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  • Post-surgery instructions

    Wound care

    Your incisions (cuts) are not covered by a bandage but instead with skin closures that detach after 7 to 10 days.

    You will have a follow-up appointment with your surgeon 3 weeks after your operation.

    Pain relief

    It is normal to have pain right after your surgery and even for a few weeks afterward. To relieve your pain, follow your doctor’s prescription and your pharmacist’s recommendations.

    Unless advised otherwise, take acetaminophen (Tylenol) regularly for the first few days. If the pain gets worse, take your narcotic pain medications as needed and as prescribed. 

    You cannot drive:

    • Within 24 hours of your surgery.
    • If you have taken a pain reliever (narcotic analgesic) in the past 24 hours.
    • Until you no longer have dizziness for at least 24 hours.

    Anticoagulant shots

    To prevent blood clots, your surgeon will prescribe anticoagulant injections once or twice a day. The nurse will show you how to give yourself these shots before you are discharged. You will have to keep giving yourself shots for 28 days. The nurse will give you an information booklet and materials when you are discharged. 

    Hygiene at home

    • You can take a shower if you have had laparoscopic surgery (i.e., a procedure done with a camera). You can let the water run over your incisions, but do not scrub them.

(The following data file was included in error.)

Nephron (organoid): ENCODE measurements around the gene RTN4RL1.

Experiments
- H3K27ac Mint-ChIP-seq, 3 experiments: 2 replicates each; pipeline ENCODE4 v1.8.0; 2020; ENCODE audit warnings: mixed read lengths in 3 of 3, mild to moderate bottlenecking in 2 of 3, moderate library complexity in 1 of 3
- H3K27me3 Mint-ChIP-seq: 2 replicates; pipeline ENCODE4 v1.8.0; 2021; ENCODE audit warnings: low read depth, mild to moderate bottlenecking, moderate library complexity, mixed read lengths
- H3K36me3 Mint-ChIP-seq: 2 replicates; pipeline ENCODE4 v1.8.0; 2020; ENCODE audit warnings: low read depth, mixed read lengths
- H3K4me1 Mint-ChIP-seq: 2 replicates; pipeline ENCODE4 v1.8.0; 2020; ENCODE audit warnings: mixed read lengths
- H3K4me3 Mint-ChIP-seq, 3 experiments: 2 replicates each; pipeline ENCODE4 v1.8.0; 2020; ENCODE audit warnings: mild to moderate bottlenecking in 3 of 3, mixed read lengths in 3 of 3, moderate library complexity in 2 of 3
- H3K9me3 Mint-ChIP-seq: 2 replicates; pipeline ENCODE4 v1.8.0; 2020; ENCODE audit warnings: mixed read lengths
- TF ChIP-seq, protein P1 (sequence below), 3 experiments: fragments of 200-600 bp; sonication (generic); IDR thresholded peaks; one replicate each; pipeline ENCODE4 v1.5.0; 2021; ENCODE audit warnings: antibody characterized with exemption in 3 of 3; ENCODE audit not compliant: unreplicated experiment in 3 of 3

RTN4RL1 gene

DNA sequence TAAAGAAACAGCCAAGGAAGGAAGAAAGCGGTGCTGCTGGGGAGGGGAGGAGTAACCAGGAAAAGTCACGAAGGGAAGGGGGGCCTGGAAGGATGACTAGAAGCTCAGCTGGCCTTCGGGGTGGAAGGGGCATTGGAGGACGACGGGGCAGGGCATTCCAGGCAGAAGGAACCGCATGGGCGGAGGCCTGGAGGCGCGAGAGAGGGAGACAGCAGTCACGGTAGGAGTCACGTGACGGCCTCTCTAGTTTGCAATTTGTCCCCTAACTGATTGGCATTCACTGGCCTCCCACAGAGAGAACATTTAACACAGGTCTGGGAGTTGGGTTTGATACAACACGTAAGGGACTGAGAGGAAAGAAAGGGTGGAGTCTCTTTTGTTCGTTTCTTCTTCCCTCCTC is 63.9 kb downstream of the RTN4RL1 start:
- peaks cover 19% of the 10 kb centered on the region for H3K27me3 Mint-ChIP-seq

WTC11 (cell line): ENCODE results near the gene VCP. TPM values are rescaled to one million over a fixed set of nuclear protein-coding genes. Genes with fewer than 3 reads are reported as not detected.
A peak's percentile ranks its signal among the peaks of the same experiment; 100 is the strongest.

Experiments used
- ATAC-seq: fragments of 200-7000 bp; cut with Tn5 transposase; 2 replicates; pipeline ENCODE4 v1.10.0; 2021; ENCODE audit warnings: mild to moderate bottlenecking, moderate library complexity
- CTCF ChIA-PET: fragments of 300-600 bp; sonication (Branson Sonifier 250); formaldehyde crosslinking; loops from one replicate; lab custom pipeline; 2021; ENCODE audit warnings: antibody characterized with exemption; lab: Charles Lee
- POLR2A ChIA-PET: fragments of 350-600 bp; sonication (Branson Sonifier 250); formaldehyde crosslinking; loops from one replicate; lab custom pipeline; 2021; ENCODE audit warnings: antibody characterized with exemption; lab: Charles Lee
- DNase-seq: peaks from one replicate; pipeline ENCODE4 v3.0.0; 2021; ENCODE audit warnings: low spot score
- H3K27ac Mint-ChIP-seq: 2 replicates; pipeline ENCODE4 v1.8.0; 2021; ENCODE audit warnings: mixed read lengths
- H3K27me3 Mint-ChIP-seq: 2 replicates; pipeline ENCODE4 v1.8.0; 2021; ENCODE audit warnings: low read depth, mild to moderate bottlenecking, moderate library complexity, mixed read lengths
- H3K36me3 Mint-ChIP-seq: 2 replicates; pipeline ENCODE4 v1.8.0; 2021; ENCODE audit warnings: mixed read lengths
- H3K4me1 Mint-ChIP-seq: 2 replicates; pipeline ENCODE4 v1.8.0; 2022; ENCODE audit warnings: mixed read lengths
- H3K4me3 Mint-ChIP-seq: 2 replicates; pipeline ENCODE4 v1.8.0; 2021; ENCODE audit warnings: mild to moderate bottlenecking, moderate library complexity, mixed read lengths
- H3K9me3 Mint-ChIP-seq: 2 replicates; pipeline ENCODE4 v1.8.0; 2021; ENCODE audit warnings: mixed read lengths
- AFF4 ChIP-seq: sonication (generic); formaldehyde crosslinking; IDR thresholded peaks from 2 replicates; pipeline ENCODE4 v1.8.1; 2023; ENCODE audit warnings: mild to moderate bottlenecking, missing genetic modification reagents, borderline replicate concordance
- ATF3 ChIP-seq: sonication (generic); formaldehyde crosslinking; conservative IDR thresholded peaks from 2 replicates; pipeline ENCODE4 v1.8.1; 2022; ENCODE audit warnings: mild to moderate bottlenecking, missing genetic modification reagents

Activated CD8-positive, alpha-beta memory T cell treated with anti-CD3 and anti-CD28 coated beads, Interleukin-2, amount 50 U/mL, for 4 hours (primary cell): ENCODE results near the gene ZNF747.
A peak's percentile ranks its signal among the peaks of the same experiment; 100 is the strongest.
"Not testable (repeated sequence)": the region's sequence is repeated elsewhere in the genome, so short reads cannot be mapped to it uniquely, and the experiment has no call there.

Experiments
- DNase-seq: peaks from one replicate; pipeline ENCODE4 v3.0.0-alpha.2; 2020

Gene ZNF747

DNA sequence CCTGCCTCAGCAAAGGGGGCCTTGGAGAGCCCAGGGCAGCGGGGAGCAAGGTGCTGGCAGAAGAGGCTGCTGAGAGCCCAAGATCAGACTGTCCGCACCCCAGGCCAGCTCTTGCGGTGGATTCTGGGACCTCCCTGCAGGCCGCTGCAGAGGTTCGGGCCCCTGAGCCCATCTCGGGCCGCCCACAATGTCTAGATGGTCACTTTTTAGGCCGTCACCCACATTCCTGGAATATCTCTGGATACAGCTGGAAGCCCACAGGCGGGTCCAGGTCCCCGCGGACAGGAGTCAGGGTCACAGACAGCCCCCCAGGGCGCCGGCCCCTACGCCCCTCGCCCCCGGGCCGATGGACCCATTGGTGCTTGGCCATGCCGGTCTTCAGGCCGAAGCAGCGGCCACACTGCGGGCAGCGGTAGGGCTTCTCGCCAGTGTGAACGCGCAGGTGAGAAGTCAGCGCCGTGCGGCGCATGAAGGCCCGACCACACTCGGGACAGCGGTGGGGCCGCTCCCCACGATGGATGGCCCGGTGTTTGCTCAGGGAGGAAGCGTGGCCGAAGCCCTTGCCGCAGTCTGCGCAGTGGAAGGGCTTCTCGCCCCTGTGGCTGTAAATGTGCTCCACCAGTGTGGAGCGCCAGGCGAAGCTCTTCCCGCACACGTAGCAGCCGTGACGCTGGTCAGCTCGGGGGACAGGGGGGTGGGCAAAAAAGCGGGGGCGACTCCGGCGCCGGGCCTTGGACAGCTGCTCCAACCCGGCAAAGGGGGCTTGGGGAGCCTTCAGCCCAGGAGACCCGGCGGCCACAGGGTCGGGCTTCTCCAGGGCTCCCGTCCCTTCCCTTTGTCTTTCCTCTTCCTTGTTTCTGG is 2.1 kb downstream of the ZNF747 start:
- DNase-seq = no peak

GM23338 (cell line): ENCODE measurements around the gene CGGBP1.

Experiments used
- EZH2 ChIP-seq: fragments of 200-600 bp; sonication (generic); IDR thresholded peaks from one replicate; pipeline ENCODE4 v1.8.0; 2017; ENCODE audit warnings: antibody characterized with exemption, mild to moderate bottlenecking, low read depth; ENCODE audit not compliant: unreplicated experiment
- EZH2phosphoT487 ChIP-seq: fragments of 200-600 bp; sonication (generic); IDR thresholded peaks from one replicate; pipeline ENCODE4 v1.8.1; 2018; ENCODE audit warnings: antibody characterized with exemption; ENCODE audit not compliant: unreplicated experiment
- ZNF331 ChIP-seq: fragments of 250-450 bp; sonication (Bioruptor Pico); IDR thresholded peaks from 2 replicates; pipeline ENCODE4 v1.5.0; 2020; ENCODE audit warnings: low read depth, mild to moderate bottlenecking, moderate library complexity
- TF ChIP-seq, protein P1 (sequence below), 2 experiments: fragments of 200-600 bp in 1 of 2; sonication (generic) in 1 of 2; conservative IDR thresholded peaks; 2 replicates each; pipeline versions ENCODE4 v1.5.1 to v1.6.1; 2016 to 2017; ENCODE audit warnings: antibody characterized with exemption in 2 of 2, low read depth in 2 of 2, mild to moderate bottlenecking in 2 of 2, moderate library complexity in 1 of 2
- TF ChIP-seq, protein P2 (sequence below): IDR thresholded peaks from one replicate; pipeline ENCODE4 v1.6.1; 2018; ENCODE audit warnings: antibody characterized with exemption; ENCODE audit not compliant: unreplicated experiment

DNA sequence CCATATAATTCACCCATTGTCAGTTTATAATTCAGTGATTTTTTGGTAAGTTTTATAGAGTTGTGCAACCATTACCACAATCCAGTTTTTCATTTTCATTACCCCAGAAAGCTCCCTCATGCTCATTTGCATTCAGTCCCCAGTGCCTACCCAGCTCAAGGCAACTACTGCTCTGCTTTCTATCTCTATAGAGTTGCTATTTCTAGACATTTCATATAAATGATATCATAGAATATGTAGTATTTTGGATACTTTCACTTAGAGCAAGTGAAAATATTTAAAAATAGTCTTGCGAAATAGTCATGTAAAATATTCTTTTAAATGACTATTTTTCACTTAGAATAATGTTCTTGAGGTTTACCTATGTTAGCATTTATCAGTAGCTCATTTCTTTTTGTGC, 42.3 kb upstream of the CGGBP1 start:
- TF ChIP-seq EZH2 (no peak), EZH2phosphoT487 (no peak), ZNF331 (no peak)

• It is normal for your wounds or incisions to be a bit red and sensitive in the initial weeks following your surgery. 

    Wait 1 week after surgery before taking a bath.


    Do not lift weights over 10 lbs. (5 kg) for 4 to 6 weeks after your surgery. 

    After your operation, you need to stay active while following your surgeon’s and nurse’s instructions about exercise. Over time, gradually increase how much you walk until you have returned to your normal activity level. 

    Bowel movements

    Your intestines will start working normally again in a few days. 

    At first you’ll pass gas. Don’t hesitate to move and walk around as much as you can tolerate, as this will help your intestines recover.

    To avoid constipation, which can be caused by pain medication:

    • Drink 8 to 10 glasses of water a day (unless you have a medical restriction against this).
    • Walking can help with bowel function.
    • Try pureed or whole prunes (as you can tolerate).

    If these tips don’t help you have a bowel movement:

    You can use a mild over-the-counter laxative. Ask your pharmacist for advice.

    If you have not had a bowel movement for more than 3 days despite these attempts and good nutrition, consult a health professional (family doctor, pharmacist, Info-Santé at 811).